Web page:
Livestock farming is an integral part of rural economy of Pakistan. Despite the laissez faire type of public approach for the development of this sector, it has grown at impressive rate. Presently, this sector is sharing almost 50% to the total value addition in agriculture sector and almost 11% of national GDP. Only the milk produced has value higher than the combined value of wheat and cotton. National Commission on Agriculture clearly emphasized that “one of the main reasons for the lack of development in the livestock sub-sector is the exceeding defective system of marketing of livestock and livestock products”. Realizing the importance of the issue, a nation wide study was carried out, with the assistance of FAO Pakistan, to investigate the marketing of live animals and their products in the country. Besides marketing of live animals, the selling system of different livestock products like milk, meat, wool, hides and skins were investigated.
It was found that majority of the animals brought for sale in livestock markets were low milk yielding and have poor body score. The livestock markets lack even basic facilities while local governments collect a handsome amount of revenues from these markets. Beoparies or traders are the major players in these markets while the farmers, as sellers and buyers, have relatively little information about competitive prices of the animals.
In milk marketing, dhodies or milkmen are the only dominant intermediary. Consumers, shopkeepers, veterinarians and researchers report a number of adulterations and contaminations in the milk supplied by dhodies. The competitive milk marketing in the pasteurized and UHT forms is at highly limited scale and UHT milk prices are almost double than the loose fresh milk supplied by dhodies.
In meat marketing, the abattoirs are the production points and butchers’ shops are the only vending points to the consumers. The abattoirs are seriously lacking basic sanitation facilities (like light, adequate water supply, space for slaughtering and animal keeping, meat refrigeration, and disposal of offal) all over the country. A large portion of the by-products such as blood, glands, intestines, and bones are either wasted or poorly processed. The hygienic conditions of the slaughterhouses and meat shops are very poor. One of the underlying reasons is that these facilities were not periodically updated because of complex administratively procedures involved. The flayers and butchers are also not professionally trained. The fixing the prices of beef and mutton by local governments are serious obstacles in buying good quality animals for slaughtering.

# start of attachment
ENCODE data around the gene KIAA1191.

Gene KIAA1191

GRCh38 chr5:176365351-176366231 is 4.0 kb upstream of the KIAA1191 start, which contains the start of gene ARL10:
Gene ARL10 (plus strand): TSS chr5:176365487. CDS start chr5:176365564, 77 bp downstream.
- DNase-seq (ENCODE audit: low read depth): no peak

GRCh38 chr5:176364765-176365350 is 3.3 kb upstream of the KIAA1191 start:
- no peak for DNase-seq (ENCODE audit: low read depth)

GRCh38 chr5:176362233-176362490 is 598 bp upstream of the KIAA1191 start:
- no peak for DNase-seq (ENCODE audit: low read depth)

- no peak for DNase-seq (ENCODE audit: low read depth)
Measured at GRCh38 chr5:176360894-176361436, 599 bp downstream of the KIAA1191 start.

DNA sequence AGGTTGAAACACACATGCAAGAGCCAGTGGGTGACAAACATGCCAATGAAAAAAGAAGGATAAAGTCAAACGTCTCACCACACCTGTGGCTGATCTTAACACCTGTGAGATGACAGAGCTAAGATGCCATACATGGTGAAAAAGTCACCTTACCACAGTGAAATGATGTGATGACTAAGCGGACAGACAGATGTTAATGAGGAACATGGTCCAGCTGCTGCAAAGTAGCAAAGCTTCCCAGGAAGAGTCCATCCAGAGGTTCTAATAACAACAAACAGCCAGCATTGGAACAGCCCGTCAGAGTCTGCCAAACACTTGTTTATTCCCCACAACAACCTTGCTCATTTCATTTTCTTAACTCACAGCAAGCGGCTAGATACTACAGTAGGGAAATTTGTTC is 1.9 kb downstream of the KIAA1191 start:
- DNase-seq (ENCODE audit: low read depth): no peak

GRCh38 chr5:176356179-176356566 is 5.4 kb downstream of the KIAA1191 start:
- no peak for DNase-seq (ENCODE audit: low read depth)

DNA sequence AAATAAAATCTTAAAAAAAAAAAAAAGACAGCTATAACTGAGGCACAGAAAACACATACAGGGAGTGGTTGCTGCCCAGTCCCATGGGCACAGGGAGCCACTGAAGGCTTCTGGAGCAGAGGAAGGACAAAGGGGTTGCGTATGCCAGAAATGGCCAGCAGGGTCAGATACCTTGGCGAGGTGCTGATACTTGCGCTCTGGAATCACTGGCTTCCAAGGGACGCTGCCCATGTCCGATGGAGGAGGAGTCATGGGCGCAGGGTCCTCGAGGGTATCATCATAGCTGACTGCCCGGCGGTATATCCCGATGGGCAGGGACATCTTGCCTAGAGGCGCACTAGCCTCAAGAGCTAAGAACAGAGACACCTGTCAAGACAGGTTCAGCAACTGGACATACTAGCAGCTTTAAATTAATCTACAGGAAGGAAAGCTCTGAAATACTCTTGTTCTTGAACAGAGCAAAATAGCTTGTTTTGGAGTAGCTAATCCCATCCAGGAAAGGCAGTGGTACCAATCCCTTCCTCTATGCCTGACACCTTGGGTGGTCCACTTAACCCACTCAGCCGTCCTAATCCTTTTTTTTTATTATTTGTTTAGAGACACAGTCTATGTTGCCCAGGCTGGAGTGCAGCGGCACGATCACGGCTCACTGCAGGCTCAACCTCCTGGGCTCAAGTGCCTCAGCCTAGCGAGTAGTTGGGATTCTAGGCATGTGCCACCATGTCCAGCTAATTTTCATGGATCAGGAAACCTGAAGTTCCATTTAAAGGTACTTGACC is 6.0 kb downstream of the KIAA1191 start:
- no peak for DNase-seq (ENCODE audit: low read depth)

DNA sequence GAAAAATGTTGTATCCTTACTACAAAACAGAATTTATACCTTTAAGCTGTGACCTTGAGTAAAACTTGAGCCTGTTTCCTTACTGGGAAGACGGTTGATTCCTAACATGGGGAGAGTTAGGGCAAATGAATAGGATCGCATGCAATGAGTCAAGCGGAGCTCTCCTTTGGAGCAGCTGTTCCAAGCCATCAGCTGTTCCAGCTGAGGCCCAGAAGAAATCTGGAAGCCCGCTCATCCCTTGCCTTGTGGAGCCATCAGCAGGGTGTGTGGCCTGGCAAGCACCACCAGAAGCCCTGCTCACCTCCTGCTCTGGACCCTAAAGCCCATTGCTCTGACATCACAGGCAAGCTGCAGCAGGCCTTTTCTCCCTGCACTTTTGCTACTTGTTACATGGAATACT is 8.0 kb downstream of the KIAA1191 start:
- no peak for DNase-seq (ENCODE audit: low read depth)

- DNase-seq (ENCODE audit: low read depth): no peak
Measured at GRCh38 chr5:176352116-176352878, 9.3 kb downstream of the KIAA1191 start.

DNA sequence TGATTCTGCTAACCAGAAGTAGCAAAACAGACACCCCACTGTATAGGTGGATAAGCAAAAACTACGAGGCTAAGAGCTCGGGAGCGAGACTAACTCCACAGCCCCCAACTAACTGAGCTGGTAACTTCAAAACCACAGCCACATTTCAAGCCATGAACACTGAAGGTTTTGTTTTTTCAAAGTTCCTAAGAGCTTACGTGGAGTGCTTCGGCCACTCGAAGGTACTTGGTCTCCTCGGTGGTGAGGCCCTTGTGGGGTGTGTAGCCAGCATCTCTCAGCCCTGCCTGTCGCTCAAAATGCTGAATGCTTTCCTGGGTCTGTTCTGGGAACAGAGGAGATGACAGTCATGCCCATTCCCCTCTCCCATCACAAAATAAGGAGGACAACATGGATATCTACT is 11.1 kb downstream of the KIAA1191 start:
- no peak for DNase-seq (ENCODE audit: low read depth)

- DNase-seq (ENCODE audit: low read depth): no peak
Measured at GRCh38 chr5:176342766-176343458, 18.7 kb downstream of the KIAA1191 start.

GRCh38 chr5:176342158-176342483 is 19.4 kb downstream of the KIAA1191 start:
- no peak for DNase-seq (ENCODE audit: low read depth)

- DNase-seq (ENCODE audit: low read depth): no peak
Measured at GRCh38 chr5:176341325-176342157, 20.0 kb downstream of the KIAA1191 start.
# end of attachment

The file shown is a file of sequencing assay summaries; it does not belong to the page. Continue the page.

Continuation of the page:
Due to poor flaying, lot of damages occurred to hides and skins right at the production points. The collection and disposal of these hides and skins is a lengthy process and proper care is not given to these useful products on their way from production point till it reaches the tanneries. In town or city markets, the hides and skins business is in the hands of commission agents or “arthies”. The price is mostly dictated by the beopari who decides the price on the basis of weight and cleanliness and they have the updated price information.
In case of wool, due to clipping with scissors, the quality is damaged right at the production point. The local wool collector mixes fleece of different flock into one consignment and in this way he adds some dirt to increase the weight. No quality control measures are practiced during wool marketing. Virtually all livestock and livestock products provide relatively a meager rate of return compared to the investment. This is true at each stage of largely traditional marketing systems.
Creation of a Livestock Marketing Regulatory Authority is recommended to ensure good governance in marketing of livestock and livestock products.
Practicing of SPS measures in production and marketing of milk and meat marketing.
Provision of milk pasteurization and chilling facilities in deep rural areas, and hides/skins processing facilities in NWFP and Balochistan.
Sharif, M., W. Malik, N. I. Hashmi and U. Farooq. (2003). “Action Plan for Livestock Marketing Systems in Pakistan”, Joint study by Social Sciences Institute NARC and FAO Office Islamabad, Pakistan.